Expat pensions in the Netherlands
Expat Pension Holland provides pension consultancy in the Netherlands for expats of all nationalities and locations. With over 20 years of experience on 5 continents, they can advise you on how to cope with the ever-changing expat pension system.
Pensions matter, as they provide capital for later in life and cover risks. Due to diverse legal / tax / actuarial and product issues, expats are not always paying attention to pensions.
Make pensions work for you
Here are some guidelines to point you in the right direction, so that you can focus on tailor-made claims and prevent existing cost explosions:
Means of international expat pension coverage
- Coverage can be created by the company or by the expat personally.
- The pension plan might relocate with the expat to each new country or it might have to stay in one country.
- The coverage might be legally covered as a “pension” or as “insurance”.
It is essential that expats have a tailor-made pension plan at the lowest cost. It is recommended to examine your options thoroughly and consider the outcomes for your partner and family. Make sure you compare quotes to find the best provider for your needs, as differences can be substantial.
The Dutch Pension System
Pensions are covered by means of three pillars:
- Pillar 1: Governmental coverage for residents
- Pillar 2: Corporate coverage for employees
- Pillar 3: Private coverage by individuals
In this article, we will only focus on corporate coverage.
Only three kinds of pensions are allowed in the Netherlands:
- Old age pension
- Next of kin pension
- Disability pension
If it’s not possible to obtain the required coverage with a “pension”, it might be possible with an “insurance”.
DB versus DC pension plans
Defined Benefit (DB) pension plans provide a guaranteed amount of pension terms at pension age. There is neither investment nor interest rate risk, which makes these plans extremely expensive and old-fashioned, due to the historically low-interest rate.
Defined Contribution (DC) pension plans provide a guaranteed amount of pension premium. At pension age, a lifelong annuity has to be bought along with the acquired total pension capital. There are no guaranteed pension terms, however, there is a substantial amount of investment and interest rate risk. Most plans today have a DC nature.
PPI as DC alternative
Due to the historically low-interest rates, DB pension plans have become extremely expensive. For this reason, many companies have a DC pension plan. As of 2011, it is also possible to choose a Premium Pension Institution (PPI).
Generally speaking, a PPI has substantially lower costs, more flexibility and more choices than an insured DC pension plan. Thus, you should also look at the PPI possibilities for covering your expat pension plan.
Dutch Legal Restrictions
When formulating your wishes and the plan for your pension, pay attention to the following Dutch restrictions:
- The maximum amount of corporate-related pension wages in 2017 amounts to 103.317 euros.
- Pension wages have to be decreased with a 2017 franchise of i.e. 11.829 euros.
- In the Netherlands, product-related pension advice may only be provided by an AFM-licensed pension consultant. They must be independent from insurance companies and may only receive payment from their client.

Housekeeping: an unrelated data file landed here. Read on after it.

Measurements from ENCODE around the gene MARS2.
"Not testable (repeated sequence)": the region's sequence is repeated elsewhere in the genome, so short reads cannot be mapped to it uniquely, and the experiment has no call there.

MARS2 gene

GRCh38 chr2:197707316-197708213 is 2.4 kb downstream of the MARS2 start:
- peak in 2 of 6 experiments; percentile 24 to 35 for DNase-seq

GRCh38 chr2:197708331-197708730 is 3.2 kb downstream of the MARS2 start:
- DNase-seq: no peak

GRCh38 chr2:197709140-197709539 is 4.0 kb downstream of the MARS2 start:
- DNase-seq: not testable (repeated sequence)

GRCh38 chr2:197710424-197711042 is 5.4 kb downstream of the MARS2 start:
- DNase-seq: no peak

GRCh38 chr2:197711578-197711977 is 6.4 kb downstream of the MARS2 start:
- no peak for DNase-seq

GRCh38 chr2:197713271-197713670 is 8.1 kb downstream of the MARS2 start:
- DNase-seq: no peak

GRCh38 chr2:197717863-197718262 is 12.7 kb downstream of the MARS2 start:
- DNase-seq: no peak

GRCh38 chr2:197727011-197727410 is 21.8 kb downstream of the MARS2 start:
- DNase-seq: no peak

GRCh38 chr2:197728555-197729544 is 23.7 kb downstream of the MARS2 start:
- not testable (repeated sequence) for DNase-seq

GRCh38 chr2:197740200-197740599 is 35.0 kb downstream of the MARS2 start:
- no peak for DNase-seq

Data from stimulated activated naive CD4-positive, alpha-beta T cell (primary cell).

International transfer of pension capital
In theory, it is possible to transfer pension capital from one country to the next. However, each country has its own legal and tax regime and Dutch legislation is rather strict.
Transfer from the Netherlands
A transfer of pension capital from a Dutch pension plan to another country is only possible if the pension plan in the next country has the same elaborate requirements as the Dutch pension plan; i.e. that its old age pension funding is capital based, that the capital is placed in a separate legal entity outside of the sponsoring company and that there will be no lump sum payout, only annuities.
Due to these requirements, the transfer is often not allowed.
Transfer to the Netherlands
Transferring pension capital to a Dutch pension plan from another country is generally less difficult. However, it is still advisable to carefully look at all requirements beforehand.
PEPP: Pan-European Pension Plan
The EU is working on the creation of a Pan-European Pension Plan (PEPP). One of the benefits of this proposed scheme is that it will be transferable across EU member states.
So far, expats do not yet have the possibility to acquire a work-related individual PEPP. The existing PEPP’s are collective and there aren’t many.
Of course, it is a welcome initiative from the European Commission to offer a proposal for a kind of PEPP where the 3rd Pillar is the private sphere and not the work-related 2nd Pillar. If individual countries provide tax benefits, it may be an alternative in a situation where there are no Pillar 2 alternatives. But with pensions, low costs and the benefit of scale, and therefore collective coverage, really do count.
It would be great for expats if an individual PEPP for the work-related Pillar 2 is created, with low costs and cost sharing. This is not easy to realise, of course, but it’s good to have a target and solution in mind!
For more information on expats pensions, feel free to contact pension jurist / consultant Patrick Donders at Expat Pension Holland or fill in the form below.